My circumstances are changing, so I either need to buy a second-hand “modern” car (i.e. post 1992), which is not an attractive prospect from my perspective, or restore my Triumph Toledo for hopefully a further 20~30 years of working life.
I haven’t yet had the opportunity to jack-up the car and remove all four road wheels; supporting it on my four light-truck axle stands (much taller than car axle stands), in order to properly inspect the underside of the vehicle and gain sufficient access in order to comfortably undertake any remedial work. In the absence of this inspection, it is already apparent that the following work will be necessary or at least desirable:
Before declaring SORN in mid-1999, I established that the propeller shaft’s front UJ - universal joint would again need replacing and had purchased a replacement Quinton Hazell UJ (part No. QL102); this time ensuring that it featured a grease-nipple, to facilitate greasing with my grease-gun, at regular service intervals of not more than 6,000 miles. I had previously removed the blanking-plugs from the propeller shaft’s original central & rear UJs and retro-fitted grease nipples.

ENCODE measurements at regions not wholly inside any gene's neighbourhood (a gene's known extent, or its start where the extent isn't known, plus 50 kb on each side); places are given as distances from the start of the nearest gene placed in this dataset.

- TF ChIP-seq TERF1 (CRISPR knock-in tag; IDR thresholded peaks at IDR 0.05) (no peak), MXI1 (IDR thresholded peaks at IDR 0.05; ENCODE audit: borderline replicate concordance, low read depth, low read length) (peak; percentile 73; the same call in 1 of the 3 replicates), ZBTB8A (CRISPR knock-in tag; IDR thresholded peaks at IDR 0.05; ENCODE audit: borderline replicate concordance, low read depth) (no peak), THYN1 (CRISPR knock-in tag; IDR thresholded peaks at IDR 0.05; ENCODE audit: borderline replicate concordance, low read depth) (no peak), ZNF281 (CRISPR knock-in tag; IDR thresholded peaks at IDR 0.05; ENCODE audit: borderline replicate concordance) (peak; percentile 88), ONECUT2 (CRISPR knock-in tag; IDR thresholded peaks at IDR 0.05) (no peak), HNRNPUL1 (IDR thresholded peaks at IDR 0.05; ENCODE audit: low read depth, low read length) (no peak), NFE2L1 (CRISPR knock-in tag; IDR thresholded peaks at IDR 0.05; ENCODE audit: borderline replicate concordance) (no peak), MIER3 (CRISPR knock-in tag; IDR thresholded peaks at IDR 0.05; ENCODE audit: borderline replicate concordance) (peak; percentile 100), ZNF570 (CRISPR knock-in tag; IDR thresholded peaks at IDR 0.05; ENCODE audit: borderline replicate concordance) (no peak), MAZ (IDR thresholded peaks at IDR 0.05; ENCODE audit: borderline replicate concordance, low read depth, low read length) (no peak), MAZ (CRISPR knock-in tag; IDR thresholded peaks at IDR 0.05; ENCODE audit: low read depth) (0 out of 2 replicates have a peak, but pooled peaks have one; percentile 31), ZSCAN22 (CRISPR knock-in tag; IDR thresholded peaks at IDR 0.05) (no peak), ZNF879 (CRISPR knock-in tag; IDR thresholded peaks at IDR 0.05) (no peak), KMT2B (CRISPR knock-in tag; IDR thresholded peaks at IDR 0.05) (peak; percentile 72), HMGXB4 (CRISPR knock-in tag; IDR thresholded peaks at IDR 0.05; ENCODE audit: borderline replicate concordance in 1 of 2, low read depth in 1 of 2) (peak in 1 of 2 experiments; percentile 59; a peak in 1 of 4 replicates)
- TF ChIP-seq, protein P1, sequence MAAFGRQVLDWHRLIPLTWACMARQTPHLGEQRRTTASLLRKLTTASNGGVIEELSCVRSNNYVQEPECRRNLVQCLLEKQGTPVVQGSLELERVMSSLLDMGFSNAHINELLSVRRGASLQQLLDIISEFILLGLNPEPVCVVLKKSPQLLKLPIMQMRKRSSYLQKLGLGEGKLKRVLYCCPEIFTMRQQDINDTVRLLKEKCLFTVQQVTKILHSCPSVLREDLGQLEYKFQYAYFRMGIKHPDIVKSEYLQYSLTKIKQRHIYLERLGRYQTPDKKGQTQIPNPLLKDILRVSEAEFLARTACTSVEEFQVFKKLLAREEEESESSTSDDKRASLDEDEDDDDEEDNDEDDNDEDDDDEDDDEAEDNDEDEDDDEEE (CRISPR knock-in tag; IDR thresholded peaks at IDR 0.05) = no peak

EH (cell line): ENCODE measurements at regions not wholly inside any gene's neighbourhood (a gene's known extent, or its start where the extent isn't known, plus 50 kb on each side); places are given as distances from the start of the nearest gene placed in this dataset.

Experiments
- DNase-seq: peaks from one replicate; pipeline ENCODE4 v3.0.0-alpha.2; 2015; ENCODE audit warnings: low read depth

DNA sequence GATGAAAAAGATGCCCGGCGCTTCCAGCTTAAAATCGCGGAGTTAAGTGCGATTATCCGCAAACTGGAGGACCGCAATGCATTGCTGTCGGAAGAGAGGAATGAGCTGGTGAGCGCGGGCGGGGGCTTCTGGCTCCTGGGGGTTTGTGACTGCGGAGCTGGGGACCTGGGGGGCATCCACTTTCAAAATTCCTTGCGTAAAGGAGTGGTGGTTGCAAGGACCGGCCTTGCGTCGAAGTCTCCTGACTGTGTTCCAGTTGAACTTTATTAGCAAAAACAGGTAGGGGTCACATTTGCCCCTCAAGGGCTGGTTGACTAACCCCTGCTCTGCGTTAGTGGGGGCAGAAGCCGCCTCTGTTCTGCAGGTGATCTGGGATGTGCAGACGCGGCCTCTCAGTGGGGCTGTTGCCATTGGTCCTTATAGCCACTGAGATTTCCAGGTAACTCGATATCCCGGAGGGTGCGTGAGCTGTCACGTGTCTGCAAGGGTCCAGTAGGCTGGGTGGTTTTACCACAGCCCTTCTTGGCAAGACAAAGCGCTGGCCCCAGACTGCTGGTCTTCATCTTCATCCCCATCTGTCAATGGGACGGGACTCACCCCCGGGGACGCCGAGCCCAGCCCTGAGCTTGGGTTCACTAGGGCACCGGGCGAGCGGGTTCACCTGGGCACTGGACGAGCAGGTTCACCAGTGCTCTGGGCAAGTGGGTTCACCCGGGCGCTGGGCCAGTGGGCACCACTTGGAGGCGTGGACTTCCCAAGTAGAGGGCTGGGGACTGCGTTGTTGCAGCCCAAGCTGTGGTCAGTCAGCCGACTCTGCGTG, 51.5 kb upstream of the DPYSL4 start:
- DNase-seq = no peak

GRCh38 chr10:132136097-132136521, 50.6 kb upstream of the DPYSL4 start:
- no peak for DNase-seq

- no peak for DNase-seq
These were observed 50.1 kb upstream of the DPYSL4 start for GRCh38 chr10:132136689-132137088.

Until I remove the gearbox, the condition of the clutch remains uncertain, but vague memories of the last time I drove the car in 1999, suggest that all of the clutch components will probably require replacement; the clutch diaphragm spring having felt extremely weak, as deduced from clutch-pedal pressure.